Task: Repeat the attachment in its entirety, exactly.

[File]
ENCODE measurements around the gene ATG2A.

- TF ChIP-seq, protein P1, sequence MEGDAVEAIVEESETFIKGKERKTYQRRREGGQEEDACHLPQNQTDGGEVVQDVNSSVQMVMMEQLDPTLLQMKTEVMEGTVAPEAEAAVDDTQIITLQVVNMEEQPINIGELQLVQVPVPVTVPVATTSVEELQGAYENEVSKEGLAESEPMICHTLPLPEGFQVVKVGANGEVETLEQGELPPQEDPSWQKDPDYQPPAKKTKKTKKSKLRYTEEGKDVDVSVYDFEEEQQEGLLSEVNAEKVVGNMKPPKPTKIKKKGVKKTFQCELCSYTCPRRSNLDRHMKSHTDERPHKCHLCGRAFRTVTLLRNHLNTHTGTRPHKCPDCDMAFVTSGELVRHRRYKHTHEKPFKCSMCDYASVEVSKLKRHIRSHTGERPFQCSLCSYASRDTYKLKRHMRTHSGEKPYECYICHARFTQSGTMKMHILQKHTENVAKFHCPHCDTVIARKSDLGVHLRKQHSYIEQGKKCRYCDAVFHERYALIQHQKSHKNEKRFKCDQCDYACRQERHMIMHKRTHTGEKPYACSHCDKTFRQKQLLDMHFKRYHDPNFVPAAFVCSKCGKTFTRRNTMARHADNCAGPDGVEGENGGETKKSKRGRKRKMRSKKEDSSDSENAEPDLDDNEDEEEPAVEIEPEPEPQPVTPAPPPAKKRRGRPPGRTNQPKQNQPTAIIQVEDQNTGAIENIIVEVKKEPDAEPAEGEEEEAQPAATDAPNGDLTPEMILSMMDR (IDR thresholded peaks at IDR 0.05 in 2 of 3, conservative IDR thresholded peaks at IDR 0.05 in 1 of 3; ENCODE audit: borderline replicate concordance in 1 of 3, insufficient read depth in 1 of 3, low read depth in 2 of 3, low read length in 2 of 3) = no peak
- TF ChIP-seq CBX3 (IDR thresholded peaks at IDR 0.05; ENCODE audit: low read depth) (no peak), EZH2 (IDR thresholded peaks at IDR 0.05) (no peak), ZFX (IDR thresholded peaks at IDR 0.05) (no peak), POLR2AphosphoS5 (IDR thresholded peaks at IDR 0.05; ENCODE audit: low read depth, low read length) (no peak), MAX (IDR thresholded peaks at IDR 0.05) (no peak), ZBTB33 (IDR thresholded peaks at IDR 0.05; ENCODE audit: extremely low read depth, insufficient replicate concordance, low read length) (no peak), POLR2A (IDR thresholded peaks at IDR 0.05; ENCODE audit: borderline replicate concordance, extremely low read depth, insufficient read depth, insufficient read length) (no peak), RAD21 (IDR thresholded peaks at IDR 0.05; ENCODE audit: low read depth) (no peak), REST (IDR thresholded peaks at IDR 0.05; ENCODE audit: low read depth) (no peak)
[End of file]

ENCODE measurements around the gene ATG2A.

- TF ChIP-seq, protein P1, sequence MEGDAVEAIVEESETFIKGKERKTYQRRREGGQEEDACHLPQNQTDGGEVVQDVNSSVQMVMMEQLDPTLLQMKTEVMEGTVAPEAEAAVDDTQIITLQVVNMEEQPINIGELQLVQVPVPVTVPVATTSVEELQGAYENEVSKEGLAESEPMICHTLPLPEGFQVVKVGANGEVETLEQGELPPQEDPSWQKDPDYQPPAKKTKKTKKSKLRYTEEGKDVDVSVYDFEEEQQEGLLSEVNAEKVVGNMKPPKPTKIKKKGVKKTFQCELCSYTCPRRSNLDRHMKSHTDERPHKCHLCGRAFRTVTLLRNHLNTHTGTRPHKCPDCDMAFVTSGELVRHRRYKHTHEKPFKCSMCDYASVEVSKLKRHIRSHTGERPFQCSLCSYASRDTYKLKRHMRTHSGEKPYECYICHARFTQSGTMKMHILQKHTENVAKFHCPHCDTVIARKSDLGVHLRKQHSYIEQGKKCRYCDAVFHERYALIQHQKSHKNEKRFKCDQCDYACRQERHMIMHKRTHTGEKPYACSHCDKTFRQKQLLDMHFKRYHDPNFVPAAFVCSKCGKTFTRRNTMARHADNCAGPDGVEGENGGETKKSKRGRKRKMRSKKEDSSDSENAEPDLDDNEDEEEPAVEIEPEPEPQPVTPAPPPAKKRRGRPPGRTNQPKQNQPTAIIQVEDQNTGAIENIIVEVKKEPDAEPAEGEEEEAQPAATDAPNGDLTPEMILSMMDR (IDR thresholded peaks at IDR 0.05 in 2 of 3, conservative IDR thresholded peaks at IDR 0.05 in 1 of 3; ENCODE audit: borderline replicate concordance in 1 of 3, insufficient read depth in 1 of 3, low read depth in 2 of 3, low read length in 2 of 3) = no peak
- TF ChIP-seq CBX3 (IDR thresholded peaks at IDR 0.05; ENCODE audit: low read depth) (no peak), EZH2 (IDR thresholded peaks at IDR 0.05) (no peak), ZFX (IDR thresholded peaks at IDR 0.05) (no peak), POLR2AphosphoS5 (IDR thresholded peaks at IDR 0.05; ENCODE audit: low read depth, low read length) (no peak), MAX (IDR thresholded peaks at IDR 0.05) (no peak), ZBTB33 (IDR thresholded peaks at IDR 0.05; ENCODE audit: extremely low read depth, insufficient replicate concordance, low read length) (no peak), POLR2A (IDR thresholded peaks at IDR 0.05; ENCODE audit: borderline replicate concordance, extremely low read depth, insufficient read depth, insufficient read length) (no peak), RAD21 (IDR thresholded peaks at IDR 0.05; ENCODE audit: low read depth) (no peak), REST (IDR thresholded peaks at IDR 0.05; ENCODE audit: low read depth) (no peak)